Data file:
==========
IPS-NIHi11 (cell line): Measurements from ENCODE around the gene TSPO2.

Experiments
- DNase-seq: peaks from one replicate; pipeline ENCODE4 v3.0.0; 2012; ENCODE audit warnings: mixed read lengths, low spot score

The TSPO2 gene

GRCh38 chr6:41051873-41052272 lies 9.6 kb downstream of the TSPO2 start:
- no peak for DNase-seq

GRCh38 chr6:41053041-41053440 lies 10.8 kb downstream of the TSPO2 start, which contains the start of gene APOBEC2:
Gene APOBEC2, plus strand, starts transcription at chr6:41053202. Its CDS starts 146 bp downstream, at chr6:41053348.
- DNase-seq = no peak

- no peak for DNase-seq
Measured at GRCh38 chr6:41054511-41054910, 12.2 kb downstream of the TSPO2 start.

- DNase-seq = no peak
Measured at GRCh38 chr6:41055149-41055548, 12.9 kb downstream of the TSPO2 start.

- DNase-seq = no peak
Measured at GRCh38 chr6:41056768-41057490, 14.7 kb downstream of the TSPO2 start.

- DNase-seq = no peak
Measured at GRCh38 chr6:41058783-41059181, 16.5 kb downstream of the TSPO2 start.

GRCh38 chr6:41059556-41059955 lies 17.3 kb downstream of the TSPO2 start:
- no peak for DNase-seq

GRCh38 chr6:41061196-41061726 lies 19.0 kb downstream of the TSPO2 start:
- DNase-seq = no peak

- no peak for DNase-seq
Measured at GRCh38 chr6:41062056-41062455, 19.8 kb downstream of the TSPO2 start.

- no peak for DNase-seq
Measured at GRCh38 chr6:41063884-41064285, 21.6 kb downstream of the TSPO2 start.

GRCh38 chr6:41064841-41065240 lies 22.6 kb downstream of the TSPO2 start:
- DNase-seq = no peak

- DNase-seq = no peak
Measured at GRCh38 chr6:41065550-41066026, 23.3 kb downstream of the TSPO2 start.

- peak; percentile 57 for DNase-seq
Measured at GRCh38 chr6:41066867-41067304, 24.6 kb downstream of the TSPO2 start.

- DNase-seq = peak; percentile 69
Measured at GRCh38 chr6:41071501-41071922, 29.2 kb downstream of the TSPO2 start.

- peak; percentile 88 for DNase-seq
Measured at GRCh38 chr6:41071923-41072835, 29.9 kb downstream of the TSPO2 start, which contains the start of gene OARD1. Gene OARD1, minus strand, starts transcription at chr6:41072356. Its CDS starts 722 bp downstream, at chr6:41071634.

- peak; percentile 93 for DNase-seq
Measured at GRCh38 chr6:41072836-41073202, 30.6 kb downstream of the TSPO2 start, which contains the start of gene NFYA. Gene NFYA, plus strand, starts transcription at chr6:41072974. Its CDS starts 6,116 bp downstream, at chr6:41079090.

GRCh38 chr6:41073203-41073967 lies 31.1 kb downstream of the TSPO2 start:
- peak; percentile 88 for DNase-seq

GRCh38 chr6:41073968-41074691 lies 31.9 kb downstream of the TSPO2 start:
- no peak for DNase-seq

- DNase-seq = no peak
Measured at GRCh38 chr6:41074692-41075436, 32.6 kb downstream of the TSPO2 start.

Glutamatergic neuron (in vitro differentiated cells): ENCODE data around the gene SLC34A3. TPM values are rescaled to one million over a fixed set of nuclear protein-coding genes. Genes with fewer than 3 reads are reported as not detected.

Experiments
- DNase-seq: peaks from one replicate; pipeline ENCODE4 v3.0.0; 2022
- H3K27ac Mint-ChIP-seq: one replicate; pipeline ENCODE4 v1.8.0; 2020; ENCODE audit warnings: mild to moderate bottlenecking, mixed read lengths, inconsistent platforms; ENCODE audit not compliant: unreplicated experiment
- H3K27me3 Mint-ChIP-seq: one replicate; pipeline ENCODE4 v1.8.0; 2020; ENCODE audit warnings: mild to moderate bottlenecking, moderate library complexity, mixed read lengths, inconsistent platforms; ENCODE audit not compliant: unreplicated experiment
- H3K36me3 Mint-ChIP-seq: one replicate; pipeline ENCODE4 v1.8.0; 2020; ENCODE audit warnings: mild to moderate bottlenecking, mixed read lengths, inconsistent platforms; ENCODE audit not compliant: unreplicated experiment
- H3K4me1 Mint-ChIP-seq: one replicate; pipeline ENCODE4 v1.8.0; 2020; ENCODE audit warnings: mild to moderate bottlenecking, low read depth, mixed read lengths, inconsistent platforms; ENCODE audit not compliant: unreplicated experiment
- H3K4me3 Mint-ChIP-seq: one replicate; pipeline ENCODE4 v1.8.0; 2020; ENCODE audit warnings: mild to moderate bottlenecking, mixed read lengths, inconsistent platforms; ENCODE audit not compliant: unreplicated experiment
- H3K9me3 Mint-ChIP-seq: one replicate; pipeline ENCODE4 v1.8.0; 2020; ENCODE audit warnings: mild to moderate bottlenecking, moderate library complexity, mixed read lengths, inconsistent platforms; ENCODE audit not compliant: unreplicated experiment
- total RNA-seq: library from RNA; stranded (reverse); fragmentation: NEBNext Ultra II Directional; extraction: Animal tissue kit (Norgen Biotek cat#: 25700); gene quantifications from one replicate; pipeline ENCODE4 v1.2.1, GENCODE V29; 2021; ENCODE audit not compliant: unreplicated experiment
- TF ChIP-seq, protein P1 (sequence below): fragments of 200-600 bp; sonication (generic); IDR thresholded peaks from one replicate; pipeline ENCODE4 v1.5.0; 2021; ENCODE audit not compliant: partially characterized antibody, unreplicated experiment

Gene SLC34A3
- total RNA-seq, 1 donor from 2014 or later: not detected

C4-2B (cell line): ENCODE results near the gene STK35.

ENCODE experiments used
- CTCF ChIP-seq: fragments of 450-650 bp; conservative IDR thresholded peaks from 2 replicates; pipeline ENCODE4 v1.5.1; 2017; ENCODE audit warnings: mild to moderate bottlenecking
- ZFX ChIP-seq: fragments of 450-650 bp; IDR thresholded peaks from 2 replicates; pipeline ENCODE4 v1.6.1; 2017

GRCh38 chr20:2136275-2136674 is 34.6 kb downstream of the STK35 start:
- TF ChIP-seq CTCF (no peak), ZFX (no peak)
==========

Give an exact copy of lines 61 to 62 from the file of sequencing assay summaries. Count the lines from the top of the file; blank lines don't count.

GRCh38 chr20:2136275-2136674 is 34.6 kb downstream of the STK35 start:
- TF ChIP-seq CTCF (no peak), ZFX (no peak)